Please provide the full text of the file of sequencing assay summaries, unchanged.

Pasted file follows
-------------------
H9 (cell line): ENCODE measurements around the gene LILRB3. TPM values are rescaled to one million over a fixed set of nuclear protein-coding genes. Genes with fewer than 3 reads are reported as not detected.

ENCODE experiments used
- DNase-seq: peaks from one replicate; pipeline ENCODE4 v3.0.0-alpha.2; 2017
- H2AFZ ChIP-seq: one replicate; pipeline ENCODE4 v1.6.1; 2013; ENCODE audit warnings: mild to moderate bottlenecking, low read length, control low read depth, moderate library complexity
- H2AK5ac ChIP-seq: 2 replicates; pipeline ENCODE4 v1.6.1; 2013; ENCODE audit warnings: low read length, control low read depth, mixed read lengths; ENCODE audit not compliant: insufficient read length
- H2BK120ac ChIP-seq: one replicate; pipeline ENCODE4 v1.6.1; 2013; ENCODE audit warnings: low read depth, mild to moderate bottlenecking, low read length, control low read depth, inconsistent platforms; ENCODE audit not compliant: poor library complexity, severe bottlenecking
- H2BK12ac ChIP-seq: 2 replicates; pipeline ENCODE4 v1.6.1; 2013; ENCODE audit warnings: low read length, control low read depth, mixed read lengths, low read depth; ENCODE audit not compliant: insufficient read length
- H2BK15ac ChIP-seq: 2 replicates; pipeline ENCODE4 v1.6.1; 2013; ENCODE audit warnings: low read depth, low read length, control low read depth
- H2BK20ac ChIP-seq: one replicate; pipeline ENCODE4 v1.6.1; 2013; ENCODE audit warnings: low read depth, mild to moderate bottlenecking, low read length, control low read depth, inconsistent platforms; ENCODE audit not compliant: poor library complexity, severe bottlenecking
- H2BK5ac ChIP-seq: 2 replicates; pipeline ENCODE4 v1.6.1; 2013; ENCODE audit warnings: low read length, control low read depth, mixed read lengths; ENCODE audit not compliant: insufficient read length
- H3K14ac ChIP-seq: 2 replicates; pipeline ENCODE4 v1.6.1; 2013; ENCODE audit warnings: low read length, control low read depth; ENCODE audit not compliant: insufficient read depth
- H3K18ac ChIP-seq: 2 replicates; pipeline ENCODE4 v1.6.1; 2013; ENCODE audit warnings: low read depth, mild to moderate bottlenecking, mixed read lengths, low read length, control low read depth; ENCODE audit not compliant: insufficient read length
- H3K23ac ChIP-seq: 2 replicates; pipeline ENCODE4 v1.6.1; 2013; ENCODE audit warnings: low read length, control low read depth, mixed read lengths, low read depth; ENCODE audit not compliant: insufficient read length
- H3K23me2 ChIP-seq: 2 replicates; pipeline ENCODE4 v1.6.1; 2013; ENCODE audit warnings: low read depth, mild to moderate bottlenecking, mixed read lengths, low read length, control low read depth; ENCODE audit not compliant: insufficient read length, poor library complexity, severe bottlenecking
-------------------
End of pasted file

H9 (cell line): ENCODE measurements around the gene LILRB3. TPM values are rescaled to one million over a fixed set of nuclear protein-coding genes. Genes with fewer than 3 reads are reported as not detected.

ENCODE experiments used
- DNase-seq: peaks from one replicate; pipeline ENCODE4 v3.0.0-alpha.2; 2017
- H2AFZ ChIP-seq: one replicate; pipeline ENCODE4 v1.6.1; 2013; ENCODE audit warnings: mild to moderate bottlenecking, low read length, control low read depth, moderate library complexity
- H2AK5ac ChIP-seq: 2 replicates; pipeline ENCODE4 v1.6.1; 2013; ENCODE audit warnings: low read length, control low read depth, mixed read lengths; ENCODE audit not compliant: insufficient read length
- H2BK120ac ChIP-seq: one replicate; pipeline ENCODE4 v1.6.1; 2013; ENCODE audit warnings: low read depth, mild to moderate bottlenecking, low read length, control low read depth, inconsistent platforms; ENCODE audit not compliant: poor library complexity, severe bottlenecking
- H2BK12ac ChIP-seq: 2 replicates; pipeline ENCODE4 v1.6.1; 2013; ENCODE audit warnings: low read length, control low read depth, mixed read lengths, low read depth; ENCODE audit not compliant: insufficient read length
- H2BK15ac ChIP-seq: 2 replicates; pipeline ENCODE4 v1.6.1; 2013; ENCODE audit warnings: low read depth, low read length, control low read depth
- H2BK20ac ChIP-seq: one replicate; pipeline ENCODE4 v1.6.1; 2013; ENCODE audit warnings: low read depth, mild to moderate bottlenecking, low read length, control low read depth, inconsistent platforms; ENCODE audit not compliant: poor library complexity, severe bottlenecking
- H2BK5ac ChIP-seq: 2 replicates; pipeline ENCODE4 v1.6.1; 2013; ENCODE audit warnings: low read length, control low read depth, mixed read lengths; ENCODE audit not compliant: insufficient read length
- H3K14ac ChIP-seq: 2 replicates; pipeline ENCODE4 v1.6.1; 2013; ENCODE audit warnings: low read length, control low read depth; ENCODE audit not compliant: insufficient read depth
- H3K18ac ChIP-seq: 2 replicates; pipeline ENCODE4 v1.6.1; 2013; ENCODE audit warnings: low read depth, mild to moderate bottlenecking, mixed read lengths, low read length, control low read depth; ENCODE audit not compliant: insufficient read length
- H3K23ac ChIP-seq: 2 replicates; pipeline ENCODE4 v1.6.1; 2013; ENCODE audit warnings: low read length, control low read depth, mixed read lengths, low read depth; ENCODE audit not compliant: insufficient read length
- H3K23me2 ChIP-seq: 2 replicates; pipeline ENCODE4 v1.6.1; 2013; ENCODE audit warnings: low read depth, mild to moderate bottlenecking, mixed read lengths, low read length, control low read depth; ENCODE audit not compliant: insufficient read length, poor library complexity, severe bottlenecking